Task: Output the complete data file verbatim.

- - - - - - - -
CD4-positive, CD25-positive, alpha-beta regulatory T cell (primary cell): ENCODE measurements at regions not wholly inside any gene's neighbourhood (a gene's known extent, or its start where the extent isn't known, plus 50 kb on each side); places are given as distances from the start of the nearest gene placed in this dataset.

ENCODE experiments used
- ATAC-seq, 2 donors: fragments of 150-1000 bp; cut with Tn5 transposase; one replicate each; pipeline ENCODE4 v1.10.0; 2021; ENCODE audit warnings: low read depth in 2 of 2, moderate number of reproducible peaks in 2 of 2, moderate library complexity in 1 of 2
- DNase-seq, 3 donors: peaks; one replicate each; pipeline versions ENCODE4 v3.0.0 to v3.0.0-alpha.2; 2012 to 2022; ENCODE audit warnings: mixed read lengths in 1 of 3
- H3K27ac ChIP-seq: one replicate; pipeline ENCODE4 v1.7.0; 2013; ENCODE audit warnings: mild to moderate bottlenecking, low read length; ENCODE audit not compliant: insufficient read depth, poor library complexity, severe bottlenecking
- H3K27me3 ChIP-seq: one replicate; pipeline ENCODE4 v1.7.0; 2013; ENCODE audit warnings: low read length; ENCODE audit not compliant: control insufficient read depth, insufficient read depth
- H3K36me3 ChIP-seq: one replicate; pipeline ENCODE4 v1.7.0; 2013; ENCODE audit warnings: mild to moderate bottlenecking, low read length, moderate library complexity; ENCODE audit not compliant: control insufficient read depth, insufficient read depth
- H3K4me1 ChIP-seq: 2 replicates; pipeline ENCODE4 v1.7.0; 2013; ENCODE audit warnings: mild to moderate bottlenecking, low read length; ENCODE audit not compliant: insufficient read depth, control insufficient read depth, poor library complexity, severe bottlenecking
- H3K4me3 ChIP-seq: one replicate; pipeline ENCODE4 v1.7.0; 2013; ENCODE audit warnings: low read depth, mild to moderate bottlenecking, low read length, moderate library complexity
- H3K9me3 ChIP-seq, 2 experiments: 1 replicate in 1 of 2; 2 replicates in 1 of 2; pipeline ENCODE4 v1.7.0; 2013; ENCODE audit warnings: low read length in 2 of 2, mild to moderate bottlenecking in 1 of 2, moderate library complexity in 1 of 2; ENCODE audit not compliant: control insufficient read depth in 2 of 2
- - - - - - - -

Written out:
CD4-positive, CD25-positive, alpha-beta regulatory T cell (primary cell): ENCODE measurements at regions not wholly inside any gene's neighbourhood (a gene's known extent, or its start where the extent isn't known, plus 50 kb on each side); places are given as distances from the start of the nearest gene placed in this dataset.

ENCODE experiments used
- ATAC-seq, 2 donors: fragments of 150-1000 bp; cut with Tn5 transposase; one replicate each; pipeline ENCODE4 v1.10.0; 2021; ENCODE audit warnings: low read depth in 2 of 2, moderate number of reproducible peaks in 2 of 2, moderate library complexity in 1 of 2
- DNase-seq, 3 donors: peaks; one replicate each; pipeline versions ENCODE4 v3.0.0 to v3.0.0-alpha.2; 2012 to 2022; ENCODE audit warnings: mixed read lengths in 1 of 3
- H3K27ac ChIP-seq: one replicate; pipeline ENCODE4 v1.7.0; 2013; ENCODE audit warnings: mild to moderate bottlenecking, low read length; ENCODE audit not compliant: insufficient read depth, poor library complexity, severe bottlenecking
- H3K27me3 ChIP-seq: one replicate; pipeline ENCODE4 v1.7.0; 2013; ENCODE audit warnings: low read length; ENCODE audit not compliant: control insufficient read depth, insufficient read depth
- H3K36me3 ChIP-seq: one replicate; pipeline ENCODE4 v1.7.0; 2013; ENCODE audit warnings: mild to moderate bottlenecking, low read length, moderate library complexity; ENCODE audit not compliant: control insufficient read depth, insufficient read depth
- H3K4me1 ChIP-seq: 2 replicates; pipeline ENCODE4 v1.7.0; 2013; ENCODE audit warnings: mild to moderate bottlenecking, low read length; ENCODE audit not compliant: insufficient read depth, control insufficient read depth, poor library complexity, severe bottlenecking
- H3K4me3 ChIP-seq: one replicate; pipeline ENCODE4 v1.7.0; 2013; ENCODE audit warnings: low read depth, mild to moderate bottlenecking, low read length, moderate library complexity
- H3K9me3 ChIP-seq, 2 experiments: 1 replicate in 1 of 2; 2 replicates in 1 of 2; pipeline ENCODE4 v1.7.0; 2013; ENCODE audit warnings: low read length in 2 of 2, mild to moderate bottlenecking in 1 of 2, moderate library complexity in 1 of 2; ENCODE audit not compliant: control insufficient read depth in 2 of 2